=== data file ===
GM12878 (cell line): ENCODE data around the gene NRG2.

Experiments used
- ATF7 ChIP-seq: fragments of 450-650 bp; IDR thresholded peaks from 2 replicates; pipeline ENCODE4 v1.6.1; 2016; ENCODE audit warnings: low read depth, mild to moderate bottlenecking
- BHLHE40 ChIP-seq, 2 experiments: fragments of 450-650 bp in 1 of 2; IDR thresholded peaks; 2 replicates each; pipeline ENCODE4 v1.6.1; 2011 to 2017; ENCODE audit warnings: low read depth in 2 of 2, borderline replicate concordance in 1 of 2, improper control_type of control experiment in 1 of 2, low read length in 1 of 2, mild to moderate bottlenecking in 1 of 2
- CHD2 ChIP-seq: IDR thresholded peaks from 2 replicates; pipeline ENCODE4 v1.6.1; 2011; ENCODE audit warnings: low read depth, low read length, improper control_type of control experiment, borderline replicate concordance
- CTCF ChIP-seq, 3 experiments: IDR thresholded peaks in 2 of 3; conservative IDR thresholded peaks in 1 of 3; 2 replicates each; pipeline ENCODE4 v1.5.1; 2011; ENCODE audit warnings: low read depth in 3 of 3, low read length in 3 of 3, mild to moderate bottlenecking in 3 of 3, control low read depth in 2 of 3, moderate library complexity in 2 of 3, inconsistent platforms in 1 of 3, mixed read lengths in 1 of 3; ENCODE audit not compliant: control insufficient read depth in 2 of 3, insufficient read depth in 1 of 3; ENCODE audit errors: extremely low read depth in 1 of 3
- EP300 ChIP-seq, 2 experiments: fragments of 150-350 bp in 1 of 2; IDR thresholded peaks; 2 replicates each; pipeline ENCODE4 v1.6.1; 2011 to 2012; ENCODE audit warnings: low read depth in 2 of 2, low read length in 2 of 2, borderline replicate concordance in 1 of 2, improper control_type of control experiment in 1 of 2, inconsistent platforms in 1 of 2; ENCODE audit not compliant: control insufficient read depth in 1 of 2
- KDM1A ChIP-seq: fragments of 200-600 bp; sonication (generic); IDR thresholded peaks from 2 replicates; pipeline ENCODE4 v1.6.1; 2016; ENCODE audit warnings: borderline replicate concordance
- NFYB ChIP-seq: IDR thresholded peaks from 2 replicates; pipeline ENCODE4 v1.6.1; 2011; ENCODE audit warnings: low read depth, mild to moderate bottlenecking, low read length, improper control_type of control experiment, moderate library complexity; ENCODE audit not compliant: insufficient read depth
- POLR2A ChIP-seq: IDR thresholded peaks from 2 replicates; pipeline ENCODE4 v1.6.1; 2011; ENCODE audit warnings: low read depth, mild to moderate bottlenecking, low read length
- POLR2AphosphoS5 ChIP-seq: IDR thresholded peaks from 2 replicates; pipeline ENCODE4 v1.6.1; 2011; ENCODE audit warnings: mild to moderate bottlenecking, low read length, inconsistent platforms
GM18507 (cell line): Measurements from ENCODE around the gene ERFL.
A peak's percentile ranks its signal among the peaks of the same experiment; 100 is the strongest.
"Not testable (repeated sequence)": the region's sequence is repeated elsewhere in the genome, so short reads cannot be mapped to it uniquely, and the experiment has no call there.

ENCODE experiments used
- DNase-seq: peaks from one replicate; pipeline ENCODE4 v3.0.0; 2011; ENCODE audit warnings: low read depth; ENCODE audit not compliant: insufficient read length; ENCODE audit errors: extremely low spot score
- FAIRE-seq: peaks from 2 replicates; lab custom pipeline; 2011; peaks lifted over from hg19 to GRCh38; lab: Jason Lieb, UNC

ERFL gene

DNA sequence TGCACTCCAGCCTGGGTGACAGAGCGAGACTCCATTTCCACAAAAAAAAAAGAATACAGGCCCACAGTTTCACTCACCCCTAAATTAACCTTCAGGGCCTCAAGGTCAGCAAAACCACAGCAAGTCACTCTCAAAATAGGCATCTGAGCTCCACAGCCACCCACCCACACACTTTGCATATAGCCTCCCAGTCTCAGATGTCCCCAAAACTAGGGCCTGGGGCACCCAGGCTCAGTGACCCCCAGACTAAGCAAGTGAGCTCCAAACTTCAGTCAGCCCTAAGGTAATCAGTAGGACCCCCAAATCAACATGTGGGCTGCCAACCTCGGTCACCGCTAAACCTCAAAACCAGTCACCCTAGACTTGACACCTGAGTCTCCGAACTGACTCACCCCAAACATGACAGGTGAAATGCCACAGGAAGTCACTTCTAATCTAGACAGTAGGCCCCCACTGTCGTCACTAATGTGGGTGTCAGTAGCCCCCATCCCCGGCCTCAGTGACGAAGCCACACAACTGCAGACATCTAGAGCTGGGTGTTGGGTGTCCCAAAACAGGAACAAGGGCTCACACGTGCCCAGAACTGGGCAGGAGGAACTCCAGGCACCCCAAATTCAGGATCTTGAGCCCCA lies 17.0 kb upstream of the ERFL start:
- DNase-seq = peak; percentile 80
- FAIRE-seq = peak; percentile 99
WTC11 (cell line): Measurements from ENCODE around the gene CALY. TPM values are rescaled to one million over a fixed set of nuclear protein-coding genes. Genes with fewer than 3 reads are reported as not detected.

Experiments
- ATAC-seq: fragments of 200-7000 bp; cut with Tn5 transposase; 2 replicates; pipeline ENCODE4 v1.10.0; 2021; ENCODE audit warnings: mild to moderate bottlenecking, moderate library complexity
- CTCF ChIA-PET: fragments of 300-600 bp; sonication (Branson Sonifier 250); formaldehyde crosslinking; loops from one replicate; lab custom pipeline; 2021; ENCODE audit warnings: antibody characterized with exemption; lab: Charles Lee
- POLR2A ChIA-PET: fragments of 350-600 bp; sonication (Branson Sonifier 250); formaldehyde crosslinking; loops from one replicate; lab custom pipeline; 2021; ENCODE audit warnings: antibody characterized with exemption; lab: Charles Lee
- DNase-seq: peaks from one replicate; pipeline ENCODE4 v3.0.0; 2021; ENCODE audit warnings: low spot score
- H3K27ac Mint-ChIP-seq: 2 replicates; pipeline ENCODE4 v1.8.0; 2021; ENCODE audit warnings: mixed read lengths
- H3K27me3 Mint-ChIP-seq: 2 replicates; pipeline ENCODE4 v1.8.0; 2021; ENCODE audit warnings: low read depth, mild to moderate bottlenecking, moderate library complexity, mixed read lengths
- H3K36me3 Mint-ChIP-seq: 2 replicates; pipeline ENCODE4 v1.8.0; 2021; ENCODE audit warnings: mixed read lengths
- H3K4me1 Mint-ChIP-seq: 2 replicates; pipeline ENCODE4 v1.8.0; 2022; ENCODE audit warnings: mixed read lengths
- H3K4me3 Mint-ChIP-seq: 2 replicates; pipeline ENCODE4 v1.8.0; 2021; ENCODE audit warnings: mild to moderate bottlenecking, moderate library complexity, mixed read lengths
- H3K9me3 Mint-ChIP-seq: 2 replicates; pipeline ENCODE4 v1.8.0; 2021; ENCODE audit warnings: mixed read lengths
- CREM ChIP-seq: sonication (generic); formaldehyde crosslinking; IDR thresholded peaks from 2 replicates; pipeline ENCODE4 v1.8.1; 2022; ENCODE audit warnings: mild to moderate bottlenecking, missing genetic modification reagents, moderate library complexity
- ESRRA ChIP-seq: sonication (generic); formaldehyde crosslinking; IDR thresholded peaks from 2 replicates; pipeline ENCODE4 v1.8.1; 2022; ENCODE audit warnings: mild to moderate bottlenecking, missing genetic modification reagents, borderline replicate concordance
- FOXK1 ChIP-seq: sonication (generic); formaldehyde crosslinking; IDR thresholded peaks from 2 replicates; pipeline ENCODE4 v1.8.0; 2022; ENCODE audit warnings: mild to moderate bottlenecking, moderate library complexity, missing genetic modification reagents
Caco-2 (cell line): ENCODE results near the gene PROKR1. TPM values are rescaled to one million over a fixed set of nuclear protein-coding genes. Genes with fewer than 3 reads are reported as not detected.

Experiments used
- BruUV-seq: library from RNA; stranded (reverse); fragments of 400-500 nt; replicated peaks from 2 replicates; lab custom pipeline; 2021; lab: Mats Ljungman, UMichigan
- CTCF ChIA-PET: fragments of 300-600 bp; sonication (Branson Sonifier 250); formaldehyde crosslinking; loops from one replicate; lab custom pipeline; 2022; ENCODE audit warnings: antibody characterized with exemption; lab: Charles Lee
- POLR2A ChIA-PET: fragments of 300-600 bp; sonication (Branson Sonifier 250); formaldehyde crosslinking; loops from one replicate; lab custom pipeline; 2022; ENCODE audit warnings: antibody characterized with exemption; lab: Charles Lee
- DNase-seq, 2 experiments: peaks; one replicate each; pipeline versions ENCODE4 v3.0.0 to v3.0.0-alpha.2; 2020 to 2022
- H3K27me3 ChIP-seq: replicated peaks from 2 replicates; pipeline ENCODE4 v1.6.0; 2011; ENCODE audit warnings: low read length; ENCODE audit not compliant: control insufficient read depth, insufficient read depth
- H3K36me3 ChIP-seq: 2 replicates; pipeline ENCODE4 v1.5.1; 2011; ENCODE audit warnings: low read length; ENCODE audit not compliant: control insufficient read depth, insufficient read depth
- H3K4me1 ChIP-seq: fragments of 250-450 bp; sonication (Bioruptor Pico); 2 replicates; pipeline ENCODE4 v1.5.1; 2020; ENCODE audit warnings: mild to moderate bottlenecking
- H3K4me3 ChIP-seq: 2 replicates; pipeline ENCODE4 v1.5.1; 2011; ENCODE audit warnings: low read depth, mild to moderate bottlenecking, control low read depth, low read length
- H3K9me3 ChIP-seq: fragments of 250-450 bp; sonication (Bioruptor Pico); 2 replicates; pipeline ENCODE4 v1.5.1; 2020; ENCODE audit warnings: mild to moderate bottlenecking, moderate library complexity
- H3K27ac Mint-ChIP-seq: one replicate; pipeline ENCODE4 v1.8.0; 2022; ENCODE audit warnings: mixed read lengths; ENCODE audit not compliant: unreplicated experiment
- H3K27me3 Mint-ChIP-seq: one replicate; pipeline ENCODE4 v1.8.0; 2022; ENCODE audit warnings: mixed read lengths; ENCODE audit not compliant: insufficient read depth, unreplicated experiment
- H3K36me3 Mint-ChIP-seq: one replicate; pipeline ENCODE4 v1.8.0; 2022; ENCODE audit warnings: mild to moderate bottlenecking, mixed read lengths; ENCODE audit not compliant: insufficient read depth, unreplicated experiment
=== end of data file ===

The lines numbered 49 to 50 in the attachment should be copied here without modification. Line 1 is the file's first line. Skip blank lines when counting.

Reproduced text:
- H3K27me3 Mint-ChIP-seq: one replicate; pipeline ENCODE4 v1.8.0; 2022; ENCODE audit warnings: mixed read lengths; ENCODE audit not compliant: insufficient read depth, unreplicated experiment
- H3K36me3 Mint-ChIP-seq: one replicate; pipeline ENCODE4 v1.8.0; 2022; ENCODE audit warnings: mild to moderate bottlenecking, mixed read lengths; ENCODE audit not compliant: insufficient read depth, unreplicated experiment